1973 23 January Volcanic eruption in Vestmannaeyjar.[citation needed]
1975 Exclusive economic zone extended to 200 nautical miles.[citation needed]
1980 1 August Vigdís Finnbogadóttir becomes president of Iceland, the first woman in the world to become elected head of state.[citation needed]
1994 1 January Iceland joins the European Economic Area.[citation needed]
1996 1 August Ólafur Ragnar Grímsson becomes president.[citation needed]

21st century[edit]

Year Date Event
2000 17 June Southern Iceland gets hit by two earthquakes, the prior 6.6 ML and the latter 6.5 ML. There were no fatalities but a few people were injured and there was some considerable damage to infrastructure. (to 21 June)
2004 2 June The president of Iceland, Ólafur Ragnar Grímsson, refuses to sign a bill from the parliament for the first time in the nation's history.[citation needed]
2005 23 March Bobby Fischer moves to Iceland after having been granted an Icelandic passport and full citizenship.[citation needed]
2006 30 September The United States Army abandons the military base in Keflavík, thus ending a 55-year U.S. military presence in Iceland.[citation needed]
2008 September Iceland faces financial crisis following the collapse of the country's 3 major commercial banks.[citation needed]
2009 26 January After months of rallies outside the parliament building the Icelandic government resigns.[citation needed]
1 February After the collapse of the Icelandic government, Jóhanna Sigurðardóttir becomes the first female Prime Minister of Iceland and the world's first openly gay head of government of the modern era.[citation needed]
16 July The parliament narrowly passes a bill authorising the government to apply for EU membership.[citation needed]
2010 5 January The president of Iceland, Ólafur Ragnar Grímsson, refuses to sign a bill from the parliament for the second time in the nation's history.[citation needed]
20 March Volcanic eruption of the Eyjafjallajökull.[citation needed]
2011 20 February The president of Iceland, Ólafur Ragnar Grímsson, refuses to sign a bill from the parliament for the third time in the nation's history.[citation needed]
21 May Volcanic eruption of the Grímsvötn.[citation needed]

See also[edit]

References[edit]

  1. ^ "Hver gaf Íslandi það nafn?" [Who gave Iceland its name?] (in Icelandic). University of Iceland. 30 October 2000. Retrieved 19 March 2011. Tilvist landsins í vestri spurðist út á vesturströnd Noregs og hélt Flóki Vilgerðarson, norskur maður, af stað til að finna landið.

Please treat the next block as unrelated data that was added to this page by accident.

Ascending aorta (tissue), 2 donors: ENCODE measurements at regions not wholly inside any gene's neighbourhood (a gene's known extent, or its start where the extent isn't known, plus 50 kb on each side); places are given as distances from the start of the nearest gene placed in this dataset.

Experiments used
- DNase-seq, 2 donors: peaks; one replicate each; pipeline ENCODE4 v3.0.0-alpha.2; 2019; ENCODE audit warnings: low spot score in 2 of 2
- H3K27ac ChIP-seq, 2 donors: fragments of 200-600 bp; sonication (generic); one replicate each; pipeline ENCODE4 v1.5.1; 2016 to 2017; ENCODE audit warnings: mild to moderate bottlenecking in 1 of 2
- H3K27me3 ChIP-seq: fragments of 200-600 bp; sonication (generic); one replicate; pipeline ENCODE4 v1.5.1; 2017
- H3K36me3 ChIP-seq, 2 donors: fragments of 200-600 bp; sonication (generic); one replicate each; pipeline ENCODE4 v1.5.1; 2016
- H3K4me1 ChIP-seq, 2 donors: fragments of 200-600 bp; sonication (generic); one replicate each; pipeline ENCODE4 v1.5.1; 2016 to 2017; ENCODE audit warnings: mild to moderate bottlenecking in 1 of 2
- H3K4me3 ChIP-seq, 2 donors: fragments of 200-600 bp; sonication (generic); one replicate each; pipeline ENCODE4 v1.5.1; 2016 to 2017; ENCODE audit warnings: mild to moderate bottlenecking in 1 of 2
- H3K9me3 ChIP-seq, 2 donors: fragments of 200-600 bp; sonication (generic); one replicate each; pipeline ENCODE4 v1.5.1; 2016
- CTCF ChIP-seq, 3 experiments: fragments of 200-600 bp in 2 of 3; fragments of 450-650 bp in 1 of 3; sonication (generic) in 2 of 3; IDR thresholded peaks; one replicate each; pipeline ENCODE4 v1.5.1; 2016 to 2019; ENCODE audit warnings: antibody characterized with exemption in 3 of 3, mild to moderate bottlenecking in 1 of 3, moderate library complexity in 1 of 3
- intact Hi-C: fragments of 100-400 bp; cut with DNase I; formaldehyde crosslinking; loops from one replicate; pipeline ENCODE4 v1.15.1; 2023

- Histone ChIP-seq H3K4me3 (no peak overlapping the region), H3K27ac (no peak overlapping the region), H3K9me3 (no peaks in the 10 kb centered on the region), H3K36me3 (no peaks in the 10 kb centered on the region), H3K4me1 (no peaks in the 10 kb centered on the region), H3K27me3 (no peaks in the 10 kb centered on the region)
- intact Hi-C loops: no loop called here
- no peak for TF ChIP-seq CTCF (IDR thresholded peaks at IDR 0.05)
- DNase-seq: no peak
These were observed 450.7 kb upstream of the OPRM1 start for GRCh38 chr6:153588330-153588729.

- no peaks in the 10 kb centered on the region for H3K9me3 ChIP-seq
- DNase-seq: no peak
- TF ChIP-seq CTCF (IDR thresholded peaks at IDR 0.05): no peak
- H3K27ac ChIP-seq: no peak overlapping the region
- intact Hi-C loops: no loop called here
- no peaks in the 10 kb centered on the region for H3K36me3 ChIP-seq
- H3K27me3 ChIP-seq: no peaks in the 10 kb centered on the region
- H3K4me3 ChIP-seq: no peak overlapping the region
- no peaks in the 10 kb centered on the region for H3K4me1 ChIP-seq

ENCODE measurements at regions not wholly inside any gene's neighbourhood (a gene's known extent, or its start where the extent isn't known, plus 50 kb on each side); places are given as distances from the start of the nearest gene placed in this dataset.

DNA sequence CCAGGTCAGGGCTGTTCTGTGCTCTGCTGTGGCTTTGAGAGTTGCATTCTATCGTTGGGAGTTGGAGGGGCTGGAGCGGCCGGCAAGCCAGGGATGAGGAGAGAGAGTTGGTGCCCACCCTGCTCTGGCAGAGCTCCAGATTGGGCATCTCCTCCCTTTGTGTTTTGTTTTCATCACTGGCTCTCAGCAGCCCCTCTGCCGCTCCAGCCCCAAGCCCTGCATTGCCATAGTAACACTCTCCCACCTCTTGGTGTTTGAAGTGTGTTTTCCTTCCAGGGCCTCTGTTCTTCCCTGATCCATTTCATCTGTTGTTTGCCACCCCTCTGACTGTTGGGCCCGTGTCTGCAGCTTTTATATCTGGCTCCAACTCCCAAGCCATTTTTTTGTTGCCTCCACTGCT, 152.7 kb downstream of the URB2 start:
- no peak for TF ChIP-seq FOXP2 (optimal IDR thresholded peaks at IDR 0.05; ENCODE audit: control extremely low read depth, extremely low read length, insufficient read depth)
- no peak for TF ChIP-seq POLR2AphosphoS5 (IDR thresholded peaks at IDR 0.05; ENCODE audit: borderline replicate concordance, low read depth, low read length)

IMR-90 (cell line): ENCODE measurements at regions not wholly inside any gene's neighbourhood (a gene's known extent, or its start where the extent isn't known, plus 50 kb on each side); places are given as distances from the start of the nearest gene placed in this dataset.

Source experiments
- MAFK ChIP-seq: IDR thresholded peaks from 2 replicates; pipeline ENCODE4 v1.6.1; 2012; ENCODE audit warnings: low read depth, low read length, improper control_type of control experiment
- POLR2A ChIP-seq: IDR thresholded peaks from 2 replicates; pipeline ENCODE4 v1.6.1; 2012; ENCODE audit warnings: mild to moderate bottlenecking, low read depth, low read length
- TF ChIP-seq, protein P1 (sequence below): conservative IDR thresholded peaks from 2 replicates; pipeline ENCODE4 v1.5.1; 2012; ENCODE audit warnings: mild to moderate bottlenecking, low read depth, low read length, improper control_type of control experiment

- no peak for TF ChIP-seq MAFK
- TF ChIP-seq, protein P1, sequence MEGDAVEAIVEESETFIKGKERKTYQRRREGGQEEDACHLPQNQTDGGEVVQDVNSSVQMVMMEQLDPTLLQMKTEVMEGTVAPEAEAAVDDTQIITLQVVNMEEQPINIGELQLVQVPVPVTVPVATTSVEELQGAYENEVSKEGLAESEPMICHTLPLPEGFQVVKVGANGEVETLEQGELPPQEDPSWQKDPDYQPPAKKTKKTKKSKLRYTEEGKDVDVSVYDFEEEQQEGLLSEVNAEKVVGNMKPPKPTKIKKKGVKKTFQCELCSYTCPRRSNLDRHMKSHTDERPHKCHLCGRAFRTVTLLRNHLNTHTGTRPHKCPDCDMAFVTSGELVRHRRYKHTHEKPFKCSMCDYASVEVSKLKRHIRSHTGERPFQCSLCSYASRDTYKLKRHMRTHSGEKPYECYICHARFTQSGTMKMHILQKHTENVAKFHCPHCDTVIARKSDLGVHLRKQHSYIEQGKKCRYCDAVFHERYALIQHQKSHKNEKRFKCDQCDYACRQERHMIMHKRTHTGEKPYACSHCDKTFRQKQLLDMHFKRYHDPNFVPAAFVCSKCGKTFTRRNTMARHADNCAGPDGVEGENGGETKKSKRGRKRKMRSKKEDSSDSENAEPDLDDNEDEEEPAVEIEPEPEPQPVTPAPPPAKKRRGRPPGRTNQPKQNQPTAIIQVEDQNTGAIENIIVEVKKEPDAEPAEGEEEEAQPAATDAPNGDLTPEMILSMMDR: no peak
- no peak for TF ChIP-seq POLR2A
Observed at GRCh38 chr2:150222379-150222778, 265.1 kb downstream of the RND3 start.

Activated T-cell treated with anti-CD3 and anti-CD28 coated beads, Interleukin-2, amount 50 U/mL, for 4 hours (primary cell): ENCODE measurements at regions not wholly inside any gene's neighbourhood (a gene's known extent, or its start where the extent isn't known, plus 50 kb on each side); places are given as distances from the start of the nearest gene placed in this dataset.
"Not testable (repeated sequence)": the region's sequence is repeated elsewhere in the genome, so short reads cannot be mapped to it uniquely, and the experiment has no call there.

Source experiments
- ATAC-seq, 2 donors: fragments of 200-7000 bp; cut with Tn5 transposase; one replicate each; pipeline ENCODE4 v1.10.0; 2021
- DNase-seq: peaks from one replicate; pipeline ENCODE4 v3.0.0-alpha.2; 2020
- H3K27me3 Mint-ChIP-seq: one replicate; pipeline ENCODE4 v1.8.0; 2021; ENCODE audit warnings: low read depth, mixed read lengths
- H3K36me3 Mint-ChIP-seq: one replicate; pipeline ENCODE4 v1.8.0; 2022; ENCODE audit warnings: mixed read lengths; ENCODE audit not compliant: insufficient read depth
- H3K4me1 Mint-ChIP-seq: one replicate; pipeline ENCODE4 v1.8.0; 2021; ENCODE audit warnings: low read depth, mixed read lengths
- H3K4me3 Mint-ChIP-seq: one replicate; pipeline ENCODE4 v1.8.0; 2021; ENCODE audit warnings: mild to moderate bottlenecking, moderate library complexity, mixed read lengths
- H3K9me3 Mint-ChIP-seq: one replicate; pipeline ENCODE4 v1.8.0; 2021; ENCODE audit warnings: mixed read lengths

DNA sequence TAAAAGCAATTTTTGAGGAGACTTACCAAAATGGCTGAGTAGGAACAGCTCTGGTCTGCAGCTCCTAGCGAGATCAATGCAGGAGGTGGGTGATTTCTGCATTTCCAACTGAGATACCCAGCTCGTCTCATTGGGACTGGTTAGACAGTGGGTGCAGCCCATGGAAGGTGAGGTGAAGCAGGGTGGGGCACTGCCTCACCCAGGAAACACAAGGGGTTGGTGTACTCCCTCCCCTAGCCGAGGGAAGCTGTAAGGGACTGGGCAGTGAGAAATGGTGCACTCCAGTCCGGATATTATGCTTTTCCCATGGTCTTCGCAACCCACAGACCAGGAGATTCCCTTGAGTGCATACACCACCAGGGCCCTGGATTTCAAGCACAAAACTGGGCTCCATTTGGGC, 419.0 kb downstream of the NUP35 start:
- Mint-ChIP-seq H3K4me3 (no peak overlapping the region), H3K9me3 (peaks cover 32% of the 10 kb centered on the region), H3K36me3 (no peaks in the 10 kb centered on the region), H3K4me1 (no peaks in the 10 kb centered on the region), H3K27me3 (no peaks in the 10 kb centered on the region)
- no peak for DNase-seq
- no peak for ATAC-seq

2. ^ "Var Hrafna-Flóki til í alvöru?" [Did Hrafna-Flóki exist for real?] (in Icelandic). University of Iceland. 16 September 2013. Retrieved 19 April 2015. Fyrri ferð sína til Íslands hefur Flóki átt að fara um eða skömmu fyrir árið 870 samkvæmt Landnámabók. 
  3. ^ "Hver gaf Íslandi það nafn?" [Who gave Iceland its name?] (in Icelandic). University of Iceland. 30 October 2000. Retrieved 19 March 2011. Flóki gekk upp á fjall eitt í Vatnsfirði og sá þá ofan í annan fjörð, líklega Arnarfjörð, og var hann fullur af hafís. Í 2. kafla Landnámu segir að eftir þetta hafi Hrafna-Flóki og menn hans nefnt landið Ísland. 
  4. ^ "History". Registers Iceland. Archived from the original on 22 May 2011. Retrieved 19 March 2011. Ingólfur Arnarson was said to be the first settler. He was a chieftain from Norway, arriving in Iceland with his family and dependents in 874. 
  5. ^ "History". Registers Iceland. Archived from the original on 22 May 2011. Retrieved 19 March 2011. During the next 60 years or so, Viking settlers from Scandinavia and also from Norse colonies in the British Isles - Ireland, Scotland and the Scottish Isles - settled in the country. 
  6. ^ History, Registers Iceland, archived from the original on 22 May 2011, retrieved 19 March 2011, In the year 930, at the end of the settlement period, Althingi (legislature and judiciary) was established and a legal code was adopted. 
  7. ^ "History". Registers Iceland. Archived from the original on 22 May 2011. Retrieved 19 March 2011. The establishment of Althingi marks the formation of the Icelandic Commonwealth, although it had no executive power. 
  8. ^ "History". Registers Iceland. Archived from the original on 22 May 2011. Retrieved 19 March 2011. Christianity was peacefully adopted in Iceland at Althingi in the year 1000. The main reason for this conversion was most likely pressure from the king of Norway. 
  9. ^ "Sagan" [History] (in Icelandic). Supreme Court of Iceland. Retrieved 21 April 2015. Skömmu eftir árið 1000 var stofnaður svokallaður fimmtardómur sem náði til landsins alls. Þangað mátti skjóta málum sem dæmd höfðu verið í fjórðungsdómi. Hefur hugmyndin líklega verið sú að stuðla að réttareiningu í landinu.